Alexandria Ocasio-Cortez (D-N.Y.) suggested Sunday the federal government needs to regulate Fox News because the network is "very clearly" guilty of inciting violence.
The problem, though, is that Ocasio-Cortez did not provide any evidence to back her claim.
What did AOC say?
MSNBC host Jen Psaki asked Ocasio-Cortez about Fox News' $787.5 million settlement with Dominion Voting Systems and whether the company erred by not forcing Fox News to acknowledge "that they lied."
In her response, Ocasio-Cortez said the case "raises much larger questions," including what content is "permissible" for broadcast.
"We have very real issues with what is permissible on air, and we saw that with Jan. 6, and we saw that in the lead-up to Jan. 6, and how we navigate questions, not just of freedom of speech but also accountability for incitement of violence," she responded.
"This is the line that we have to really explore through law as well," she added.
When asked whether media organizations and social media platforms "should be accountable for being platforms for incitement," Ocasio-Cortez targeted Fox News and Tucker Carlson.
"I believe that when it comes to broadcast television, like Fox News, these are subject to federal law [and] federal regulation in terms of what's allowed on air and what isn't," she responded. "When you look at what Tucker Carlson and some of these other folks on Fox do, it is very, very clearly incitement of violence. Very clearly incitement of violence.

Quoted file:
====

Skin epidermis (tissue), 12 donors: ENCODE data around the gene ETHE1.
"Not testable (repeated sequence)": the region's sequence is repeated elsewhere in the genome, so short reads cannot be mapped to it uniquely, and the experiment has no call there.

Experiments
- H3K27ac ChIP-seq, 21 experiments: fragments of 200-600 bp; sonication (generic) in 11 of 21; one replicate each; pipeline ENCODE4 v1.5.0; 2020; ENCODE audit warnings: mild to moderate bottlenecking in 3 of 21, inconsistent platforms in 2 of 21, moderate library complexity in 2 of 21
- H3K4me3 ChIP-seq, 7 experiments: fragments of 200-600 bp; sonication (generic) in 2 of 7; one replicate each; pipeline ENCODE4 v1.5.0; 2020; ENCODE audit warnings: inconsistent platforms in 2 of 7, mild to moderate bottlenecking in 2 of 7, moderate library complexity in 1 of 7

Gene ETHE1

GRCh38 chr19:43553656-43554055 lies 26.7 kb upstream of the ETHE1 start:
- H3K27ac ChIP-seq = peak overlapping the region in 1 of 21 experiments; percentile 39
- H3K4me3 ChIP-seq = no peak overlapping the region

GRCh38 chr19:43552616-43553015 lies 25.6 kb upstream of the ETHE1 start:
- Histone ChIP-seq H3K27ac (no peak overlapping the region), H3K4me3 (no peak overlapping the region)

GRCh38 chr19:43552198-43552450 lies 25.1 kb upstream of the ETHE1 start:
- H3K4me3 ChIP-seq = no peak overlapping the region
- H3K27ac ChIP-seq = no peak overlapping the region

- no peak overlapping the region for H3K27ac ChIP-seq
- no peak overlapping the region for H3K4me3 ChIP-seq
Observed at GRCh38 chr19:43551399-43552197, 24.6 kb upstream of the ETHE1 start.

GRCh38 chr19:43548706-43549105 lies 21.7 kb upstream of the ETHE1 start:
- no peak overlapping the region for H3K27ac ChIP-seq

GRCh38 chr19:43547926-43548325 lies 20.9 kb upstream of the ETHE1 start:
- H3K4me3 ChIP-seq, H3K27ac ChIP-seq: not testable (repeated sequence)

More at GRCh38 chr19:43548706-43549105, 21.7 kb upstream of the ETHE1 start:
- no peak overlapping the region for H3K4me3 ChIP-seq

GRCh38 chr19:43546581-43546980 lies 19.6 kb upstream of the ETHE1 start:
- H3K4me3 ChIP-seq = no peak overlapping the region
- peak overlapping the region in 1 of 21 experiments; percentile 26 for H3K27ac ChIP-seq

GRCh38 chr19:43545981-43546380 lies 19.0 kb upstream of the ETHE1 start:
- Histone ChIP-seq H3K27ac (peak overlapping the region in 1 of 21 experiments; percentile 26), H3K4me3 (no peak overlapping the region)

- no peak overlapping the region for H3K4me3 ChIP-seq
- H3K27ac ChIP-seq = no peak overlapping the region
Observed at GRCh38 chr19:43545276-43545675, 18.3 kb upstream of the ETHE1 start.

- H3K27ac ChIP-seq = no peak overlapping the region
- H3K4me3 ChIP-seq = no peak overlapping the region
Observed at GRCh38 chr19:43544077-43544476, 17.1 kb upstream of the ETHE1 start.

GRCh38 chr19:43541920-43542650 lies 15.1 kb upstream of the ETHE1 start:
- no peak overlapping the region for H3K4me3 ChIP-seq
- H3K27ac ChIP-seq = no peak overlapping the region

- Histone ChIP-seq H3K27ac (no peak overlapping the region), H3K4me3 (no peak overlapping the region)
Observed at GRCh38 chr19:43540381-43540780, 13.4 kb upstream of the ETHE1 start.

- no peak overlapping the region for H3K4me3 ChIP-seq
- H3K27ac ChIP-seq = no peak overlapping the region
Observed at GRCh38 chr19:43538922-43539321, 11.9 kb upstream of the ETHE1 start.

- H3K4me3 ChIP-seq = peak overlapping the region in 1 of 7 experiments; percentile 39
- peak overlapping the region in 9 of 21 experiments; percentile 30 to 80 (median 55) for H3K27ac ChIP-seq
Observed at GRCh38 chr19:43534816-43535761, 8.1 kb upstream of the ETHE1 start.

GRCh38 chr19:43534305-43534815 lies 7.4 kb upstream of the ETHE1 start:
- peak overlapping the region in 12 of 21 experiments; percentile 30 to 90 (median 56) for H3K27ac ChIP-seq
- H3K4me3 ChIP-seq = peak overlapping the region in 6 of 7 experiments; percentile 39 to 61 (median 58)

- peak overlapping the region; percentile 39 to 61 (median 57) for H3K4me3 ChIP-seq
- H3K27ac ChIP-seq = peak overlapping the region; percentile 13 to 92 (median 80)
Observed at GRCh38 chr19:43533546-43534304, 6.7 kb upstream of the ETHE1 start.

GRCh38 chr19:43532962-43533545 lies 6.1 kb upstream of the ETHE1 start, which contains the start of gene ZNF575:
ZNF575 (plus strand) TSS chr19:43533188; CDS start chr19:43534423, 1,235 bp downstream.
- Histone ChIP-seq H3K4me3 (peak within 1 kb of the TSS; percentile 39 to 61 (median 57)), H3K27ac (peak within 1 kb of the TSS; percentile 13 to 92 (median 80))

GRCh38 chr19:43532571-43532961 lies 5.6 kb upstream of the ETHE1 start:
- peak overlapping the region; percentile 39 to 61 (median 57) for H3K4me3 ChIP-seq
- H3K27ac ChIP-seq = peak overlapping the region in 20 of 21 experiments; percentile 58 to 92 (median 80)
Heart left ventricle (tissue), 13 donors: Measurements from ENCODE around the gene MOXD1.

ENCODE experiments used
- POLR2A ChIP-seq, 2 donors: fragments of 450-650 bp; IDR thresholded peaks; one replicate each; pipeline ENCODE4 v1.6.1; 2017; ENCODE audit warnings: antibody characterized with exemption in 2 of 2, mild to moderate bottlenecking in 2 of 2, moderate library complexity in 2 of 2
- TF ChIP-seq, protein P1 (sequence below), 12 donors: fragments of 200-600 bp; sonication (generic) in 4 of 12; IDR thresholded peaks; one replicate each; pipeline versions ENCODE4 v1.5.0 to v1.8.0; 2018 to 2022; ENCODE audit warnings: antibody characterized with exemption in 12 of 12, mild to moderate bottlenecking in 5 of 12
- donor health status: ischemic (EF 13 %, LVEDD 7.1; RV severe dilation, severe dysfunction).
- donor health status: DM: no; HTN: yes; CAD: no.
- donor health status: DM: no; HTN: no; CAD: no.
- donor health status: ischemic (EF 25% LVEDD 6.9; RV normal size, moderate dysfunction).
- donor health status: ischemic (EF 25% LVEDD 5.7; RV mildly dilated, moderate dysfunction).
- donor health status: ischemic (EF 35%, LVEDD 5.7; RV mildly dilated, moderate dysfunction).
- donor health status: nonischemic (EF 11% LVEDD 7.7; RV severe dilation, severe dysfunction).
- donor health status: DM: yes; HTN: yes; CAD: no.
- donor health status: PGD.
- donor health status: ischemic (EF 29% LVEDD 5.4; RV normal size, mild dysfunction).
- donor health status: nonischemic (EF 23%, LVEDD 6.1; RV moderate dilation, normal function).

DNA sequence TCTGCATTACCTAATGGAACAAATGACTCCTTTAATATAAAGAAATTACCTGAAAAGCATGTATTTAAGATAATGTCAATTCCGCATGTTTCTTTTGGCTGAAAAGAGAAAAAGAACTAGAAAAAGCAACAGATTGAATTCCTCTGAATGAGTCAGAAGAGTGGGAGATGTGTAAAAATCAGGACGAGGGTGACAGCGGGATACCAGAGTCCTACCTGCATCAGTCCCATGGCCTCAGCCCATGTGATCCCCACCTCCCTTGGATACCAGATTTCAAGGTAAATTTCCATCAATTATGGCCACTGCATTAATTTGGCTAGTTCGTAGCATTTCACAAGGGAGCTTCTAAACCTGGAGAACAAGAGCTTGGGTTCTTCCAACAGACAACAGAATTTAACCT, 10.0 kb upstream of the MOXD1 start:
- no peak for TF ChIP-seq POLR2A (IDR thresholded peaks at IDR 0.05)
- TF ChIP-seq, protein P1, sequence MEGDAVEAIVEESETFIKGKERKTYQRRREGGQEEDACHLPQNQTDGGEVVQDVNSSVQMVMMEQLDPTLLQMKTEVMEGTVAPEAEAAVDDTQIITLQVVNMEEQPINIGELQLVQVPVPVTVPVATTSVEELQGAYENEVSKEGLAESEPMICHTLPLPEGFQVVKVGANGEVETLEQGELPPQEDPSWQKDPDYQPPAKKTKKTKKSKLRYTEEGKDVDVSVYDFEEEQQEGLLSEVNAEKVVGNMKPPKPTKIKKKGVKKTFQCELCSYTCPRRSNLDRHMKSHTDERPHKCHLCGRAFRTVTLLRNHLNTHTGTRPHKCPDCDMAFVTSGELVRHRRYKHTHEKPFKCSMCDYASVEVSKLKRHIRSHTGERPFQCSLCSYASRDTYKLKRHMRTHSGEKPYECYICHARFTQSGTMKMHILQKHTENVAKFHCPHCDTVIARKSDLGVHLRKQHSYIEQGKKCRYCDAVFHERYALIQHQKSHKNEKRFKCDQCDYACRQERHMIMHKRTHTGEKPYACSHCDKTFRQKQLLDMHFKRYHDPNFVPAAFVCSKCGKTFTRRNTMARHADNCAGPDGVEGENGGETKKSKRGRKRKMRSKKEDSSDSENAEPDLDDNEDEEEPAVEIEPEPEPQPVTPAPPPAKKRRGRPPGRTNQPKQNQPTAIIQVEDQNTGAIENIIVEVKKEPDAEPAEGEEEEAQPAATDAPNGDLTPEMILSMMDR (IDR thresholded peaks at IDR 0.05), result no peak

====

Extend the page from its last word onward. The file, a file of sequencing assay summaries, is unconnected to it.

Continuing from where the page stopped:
"That is the line that I think we have to be willing to contend with," she said.
AOC and Jen Psaki talk abortion rights, the climate crisis, and her Republican colleaguesyoutu.be
What is the problem?
While Ocasio-Cortez claimed Fox News is "very clearly" guilty of inciting violence, she did not provide any evidence to back her allegations.
The First Amendment protects nearly all speech, but the Supreme Court has defined a few narrow exceptions. The landmark case Brandenburg v. Ohio, for example, ruled that one type of unprotected speech is that which is "directed to inciting or producing imminent lawless action and is likely to incite or produce such action."
Thus if Fox News was guilty of inciting violence or, in the words of the Supreme Court, "imminent lawless action," then surely Ocasio-Cortez could point to a time when Fox News, as a media entity or any of its employees, directly called for its viewers to break the law and commit violent acts. The inability to provide such examples speaks for itself.
Meanwhile, to "explore through law" ways to hold "accountable" media organizations would require an amendment to the Constitution because the Supreme Court has a long-established precedent for interpreting First Amendment protections — and it almost never goes in the government's favor.
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